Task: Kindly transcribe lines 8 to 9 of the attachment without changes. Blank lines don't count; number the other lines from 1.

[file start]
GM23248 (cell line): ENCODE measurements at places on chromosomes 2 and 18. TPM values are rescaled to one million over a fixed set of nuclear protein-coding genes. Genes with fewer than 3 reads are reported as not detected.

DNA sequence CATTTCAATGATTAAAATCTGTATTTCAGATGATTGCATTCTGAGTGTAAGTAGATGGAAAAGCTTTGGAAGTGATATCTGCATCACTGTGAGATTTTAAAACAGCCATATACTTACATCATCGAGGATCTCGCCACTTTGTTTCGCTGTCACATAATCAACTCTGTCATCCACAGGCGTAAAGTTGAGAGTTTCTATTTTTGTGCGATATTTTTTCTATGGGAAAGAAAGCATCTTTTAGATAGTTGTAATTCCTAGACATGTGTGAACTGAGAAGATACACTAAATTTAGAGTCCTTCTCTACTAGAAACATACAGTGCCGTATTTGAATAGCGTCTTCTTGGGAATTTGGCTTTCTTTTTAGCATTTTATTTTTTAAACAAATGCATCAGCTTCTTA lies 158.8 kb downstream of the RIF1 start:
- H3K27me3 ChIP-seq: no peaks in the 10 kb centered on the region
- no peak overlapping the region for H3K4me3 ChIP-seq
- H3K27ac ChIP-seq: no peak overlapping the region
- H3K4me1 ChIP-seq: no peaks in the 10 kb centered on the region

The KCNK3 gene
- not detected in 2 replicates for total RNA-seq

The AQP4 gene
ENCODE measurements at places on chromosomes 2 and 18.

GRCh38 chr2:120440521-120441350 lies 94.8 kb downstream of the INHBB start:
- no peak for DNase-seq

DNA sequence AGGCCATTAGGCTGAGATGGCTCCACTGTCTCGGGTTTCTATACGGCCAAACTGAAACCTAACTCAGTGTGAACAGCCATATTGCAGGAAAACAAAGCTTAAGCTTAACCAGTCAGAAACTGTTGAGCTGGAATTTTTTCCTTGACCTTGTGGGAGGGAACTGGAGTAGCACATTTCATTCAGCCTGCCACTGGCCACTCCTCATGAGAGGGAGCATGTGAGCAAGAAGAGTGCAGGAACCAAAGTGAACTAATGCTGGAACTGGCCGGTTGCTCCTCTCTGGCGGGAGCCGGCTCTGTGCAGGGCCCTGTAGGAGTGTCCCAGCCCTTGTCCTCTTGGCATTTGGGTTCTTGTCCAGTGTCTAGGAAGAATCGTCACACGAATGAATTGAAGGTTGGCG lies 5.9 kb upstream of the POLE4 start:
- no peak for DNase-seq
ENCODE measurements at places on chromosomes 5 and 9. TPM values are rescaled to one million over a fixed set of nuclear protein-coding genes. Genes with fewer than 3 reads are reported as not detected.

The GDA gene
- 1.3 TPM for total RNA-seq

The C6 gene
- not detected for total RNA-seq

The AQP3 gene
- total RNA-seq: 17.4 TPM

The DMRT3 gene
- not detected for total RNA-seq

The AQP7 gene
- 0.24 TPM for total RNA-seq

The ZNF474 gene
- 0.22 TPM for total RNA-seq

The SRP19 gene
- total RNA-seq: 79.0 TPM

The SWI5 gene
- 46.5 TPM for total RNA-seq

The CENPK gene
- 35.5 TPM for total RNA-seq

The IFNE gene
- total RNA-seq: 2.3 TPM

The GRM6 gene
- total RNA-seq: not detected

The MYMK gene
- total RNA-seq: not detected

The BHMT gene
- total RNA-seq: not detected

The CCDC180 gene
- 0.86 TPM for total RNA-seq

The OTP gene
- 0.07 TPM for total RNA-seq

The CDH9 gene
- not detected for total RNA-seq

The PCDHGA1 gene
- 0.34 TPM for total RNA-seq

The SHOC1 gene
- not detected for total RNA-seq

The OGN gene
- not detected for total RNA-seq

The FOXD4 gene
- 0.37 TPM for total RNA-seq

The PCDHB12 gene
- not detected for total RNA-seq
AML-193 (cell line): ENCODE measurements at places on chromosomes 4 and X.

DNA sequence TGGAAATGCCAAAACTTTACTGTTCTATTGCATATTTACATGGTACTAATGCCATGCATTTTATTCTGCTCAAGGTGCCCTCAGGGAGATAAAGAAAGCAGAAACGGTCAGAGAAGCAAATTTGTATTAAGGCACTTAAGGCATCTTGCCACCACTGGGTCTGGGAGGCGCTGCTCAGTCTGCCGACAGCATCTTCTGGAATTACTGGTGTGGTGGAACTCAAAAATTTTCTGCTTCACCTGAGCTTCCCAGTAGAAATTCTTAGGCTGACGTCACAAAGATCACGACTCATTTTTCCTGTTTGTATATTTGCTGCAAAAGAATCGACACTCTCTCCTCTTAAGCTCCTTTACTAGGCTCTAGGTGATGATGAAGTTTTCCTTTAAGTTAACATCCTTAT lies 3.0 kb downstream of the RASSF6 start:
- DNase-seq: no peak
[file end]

- not detected in 2 replicates for total RNA-seq

The AQP4 gene